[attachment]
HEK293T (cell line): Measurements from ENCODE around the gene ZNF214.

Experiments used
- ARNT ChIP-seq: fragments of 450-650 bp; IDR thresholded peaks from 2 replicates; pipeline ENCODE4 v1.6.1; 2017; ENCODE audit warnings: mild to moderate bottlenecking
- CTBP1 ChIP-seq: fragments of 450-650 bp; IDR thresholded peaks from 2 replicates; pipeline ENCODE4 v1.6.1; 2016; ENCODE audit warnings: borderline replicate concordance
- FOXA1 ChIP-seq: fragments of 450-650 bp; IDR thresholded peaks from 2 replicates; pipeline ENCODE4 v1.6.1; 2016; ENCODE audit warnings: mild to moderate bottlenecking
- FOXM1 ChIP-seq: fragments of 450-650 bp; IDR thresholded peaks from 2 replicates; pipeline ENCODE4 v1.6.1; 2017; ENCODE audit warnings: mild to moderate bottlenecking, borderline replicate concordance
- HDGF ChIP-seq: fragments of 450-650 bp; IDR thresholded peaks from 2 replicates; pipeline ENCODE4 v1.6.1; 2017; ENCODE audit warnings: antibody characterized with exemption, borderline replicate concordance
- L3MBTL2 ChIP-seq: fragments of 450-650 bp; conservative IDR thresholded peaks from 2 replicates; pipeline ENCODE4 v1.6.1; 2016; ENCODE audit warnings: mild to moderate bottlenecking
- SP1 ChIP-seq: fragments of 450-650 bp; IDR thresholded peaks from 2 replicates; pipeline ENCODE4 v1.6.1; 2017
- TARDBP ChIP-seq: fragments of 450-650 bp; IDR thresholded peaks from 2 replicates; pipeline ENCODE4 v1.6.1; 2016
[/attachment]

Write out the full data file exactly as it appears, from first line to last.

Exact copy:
HEK293T (cell line): Measurements from ENCODE around the gene ZNF214.

Experiments used
- ARNT ChIP-seq: fragments of 450-650 bp; IDR thresholded peaks from 2 replicates; pipeline ENCODE4 v1.6.1; 2017; ENCODE audit warnings: mild to moderate bottlenecking
- CTBP1 ChIP-seq: fragments of 450-650 bp; IDR thresholded peaks from 2 replicates; pipeline ENCODE4 v1.6.1; 2016; ENCODE audit warnings: borderline replicate concordance
- FOXA1 ChIP-seq: fragments of 450-650 bp; IDR thresholded peaks from 2 replicates; pipeline ENCODE4 v1.6.1; 2016; ENCODE audit warnings: mild to moderate bottlenecking
- FOXM1 ChIP-seq: fragments of 450-650 bp; IDR thresholded peaks from 2 replicates; pipeline ENCODE4 v1.6.1; 2017; ENCODE audit warnings: mild to moderate bottlenecking, borderline replicate concordance
- HDGF ChIP-seq: fragments of 450-650 bp; IDR thresholded peaks from 2 replicates; pipeline ENCODE4 v1.6.1; 2017; ENCODE audit warnings: antibody characterized with exemption, borderline replicate concordance
- L3MBTL2 ChIP-seq: fragments of 450-650 bp; conservative IDR thresholded peaks from 2 replicates; pipeline ENCODE4 v1.6.1; 2016; ENCODE audit warnings: mild to moderate bottlenecking
- SP1 ChIP-seq: fragments of 450-650 bp; IDR thresholded peaks from 2 replicates; pipeline ENCODE4 v1.6.1; 2017
- TARDBP ChIP-seq: fragments of 450-650 bp; IDR thresholded peaks from 2 replicates; pipeline ENCODE4 v1.6.1; 2016